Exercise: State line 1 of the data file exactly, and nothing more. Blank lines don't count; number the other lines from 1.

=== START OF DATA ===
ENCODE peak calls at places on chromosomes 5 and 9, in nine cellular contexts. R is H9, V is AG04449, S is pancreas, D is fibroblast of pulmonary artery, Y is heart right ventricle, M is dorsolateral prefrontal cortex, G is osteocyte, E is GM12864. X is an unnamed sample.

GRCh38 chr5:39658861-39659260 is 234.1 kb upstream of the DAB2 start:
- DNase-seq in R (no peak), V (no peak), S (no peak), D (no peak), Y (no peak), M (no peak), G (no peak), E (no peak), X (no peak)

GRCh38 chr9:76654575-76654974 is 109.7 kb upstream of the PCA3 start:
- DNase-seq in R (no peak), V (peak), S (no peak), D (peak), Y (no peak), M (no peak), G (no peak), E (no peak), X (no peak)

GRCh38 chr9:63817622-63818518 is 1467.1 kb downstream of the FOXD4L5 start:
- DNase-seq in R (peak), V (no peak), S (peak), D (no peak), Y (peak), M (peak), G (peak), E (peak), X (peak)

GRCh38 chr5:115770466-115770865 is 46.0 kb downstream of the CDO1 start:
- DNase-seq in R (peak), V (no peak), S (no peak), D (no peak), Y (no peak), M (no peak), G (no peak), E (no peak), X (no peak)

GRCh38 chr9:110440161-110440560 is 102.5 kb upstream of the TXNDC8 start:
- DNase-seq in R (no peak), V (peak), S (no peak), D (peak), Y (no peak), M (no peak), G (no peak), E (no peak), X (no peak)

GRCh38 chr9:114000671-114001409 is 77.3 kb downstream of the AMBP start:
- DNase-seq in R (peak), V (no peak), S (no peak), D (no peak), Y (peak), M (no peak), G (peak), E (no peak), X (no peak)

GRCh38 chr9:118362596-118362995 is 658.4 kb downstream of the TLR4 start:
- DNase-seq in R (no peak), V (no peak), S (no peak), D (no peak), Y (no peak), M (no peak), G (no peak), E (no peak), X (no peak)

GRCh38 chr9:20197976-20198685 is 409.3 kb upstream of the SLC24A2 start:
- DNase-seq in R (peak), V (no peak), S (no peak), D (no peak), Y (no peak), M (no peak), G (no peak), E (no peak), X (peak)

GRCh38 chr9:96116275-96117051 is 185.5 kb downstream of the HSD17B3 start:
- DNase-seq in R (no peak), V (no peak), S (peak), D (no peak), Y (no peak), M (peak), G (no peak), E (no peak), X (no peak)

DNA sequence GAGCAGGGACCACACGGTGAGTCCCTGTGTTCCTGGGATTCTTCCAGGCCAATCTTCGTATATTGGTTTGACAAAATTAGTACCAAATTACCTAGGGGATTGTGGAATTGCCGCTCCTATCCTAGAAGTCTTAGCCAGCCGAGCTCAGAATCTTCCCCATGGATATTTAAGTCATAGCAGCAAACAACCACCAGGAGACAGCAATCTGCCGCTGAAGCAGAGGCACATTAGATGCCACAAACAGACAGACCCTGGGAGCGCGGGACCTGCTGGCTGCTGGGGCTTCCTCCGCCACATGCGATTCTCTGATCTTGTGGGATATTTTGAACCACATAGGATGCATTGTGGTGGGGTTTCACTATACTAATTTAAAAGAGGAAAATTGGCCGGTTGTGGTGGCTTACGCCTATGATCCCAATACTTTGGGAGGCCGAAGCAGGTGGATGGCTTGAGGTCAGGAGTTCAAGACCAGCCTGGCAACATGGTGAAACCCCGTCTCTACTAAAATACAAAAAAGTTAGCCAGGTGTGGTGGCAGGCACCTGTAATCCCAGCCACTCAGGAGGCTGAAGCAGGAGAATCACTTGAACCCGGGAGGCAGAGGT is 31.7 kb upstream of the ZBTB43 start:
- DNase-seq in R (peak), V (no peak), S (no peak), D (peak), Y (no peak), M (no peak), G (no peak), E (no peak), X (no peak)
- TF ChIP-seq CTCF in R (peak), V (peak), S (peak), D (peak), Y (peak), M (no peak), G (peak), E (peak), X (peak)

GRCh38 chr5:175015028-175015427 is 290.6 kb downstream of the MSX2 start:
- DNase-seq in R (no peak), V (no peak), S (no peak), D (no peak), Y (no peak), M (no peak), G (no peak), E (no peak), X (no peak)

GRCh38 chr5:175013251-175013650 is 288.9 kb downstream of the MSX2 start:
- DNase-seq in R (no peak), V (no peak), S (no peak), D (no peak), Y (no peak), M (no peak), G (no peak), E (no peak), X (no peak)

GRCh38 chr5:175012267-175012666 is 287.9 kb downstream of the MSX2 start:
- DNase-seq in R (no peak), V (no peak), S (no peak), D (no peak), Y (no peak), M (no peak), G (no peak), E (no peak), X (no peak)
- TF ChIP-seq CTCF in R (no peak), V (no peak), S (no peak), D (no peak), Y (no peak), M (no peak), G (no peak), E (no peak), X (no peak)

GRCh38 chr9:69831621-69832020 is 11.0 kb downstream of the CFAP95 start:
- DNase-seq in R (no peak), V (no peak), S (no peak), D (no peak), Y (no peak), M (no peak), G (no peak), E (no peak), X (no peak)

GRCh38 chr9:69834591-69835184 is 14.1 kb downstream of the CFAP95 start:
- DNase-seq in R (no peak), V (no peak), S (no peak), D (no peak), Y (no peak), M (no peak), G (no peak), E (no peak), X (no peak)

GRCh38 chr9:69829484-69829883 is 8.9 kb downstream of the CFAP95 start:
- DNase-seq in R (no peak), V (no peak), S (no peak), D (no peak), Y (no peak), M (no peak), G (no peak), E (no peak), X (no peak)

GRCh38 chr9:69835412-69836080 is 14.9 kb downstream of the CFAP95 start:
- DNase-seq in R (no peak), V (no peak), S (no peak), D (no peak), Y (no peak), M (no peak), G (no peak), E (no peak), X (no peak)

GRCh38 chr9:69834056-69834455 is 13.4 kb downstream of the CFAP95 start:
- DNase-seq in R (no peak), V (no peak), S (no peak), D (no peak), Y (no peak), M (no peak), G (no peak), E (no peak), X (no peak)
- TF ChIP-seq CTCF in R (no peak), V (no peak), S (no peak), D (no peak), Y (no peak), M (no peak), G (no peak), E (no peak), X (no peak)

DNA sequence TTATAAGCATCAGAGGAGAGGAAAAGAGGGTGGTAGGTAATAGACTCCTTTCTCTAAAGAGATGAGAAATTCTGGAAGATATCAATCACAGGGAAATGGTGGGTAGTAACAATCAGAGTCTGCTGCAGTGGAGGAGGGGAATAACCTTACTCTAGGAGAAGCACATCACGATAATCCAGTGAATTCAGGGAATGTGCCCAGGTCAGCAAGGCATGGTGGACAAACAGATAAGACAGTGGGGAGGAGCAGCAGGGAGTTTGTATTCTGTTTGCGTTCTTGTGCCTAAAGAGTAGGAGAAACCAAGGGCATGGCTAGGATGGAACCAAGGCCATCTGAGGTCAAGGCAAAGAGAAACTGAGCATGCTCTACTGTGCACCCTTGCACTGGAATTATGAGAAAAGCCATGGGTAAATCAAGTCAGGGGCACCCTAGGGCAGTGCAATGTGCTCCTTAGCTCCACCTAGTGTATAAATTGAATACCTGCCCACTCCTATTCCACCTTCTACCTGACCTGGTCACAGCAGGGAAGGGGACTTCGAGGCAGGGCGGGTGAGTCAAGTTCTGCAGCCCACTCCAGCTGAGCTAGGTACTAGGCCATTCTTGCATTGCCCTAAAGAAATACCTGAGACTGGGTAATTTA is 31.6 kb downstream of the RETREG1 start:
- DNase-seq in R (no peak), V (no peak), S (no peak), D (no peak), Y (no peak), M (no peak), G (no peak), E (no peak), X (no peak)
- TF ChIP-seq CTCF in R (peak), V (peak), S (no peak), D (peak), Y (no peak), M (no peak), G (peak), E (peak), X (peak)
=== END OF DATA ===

ENCODE peak calls at places on chromosomes 5 and 9, in nine cellular contexts. R is H9, V is AG04449, S is pancreas, D is fibroblast of pulmonary artery, Y is heart right ventricle, M is dorsolateral prefrontal cortex, G is osteocyte, E is GM12864. X is an unnamed sample.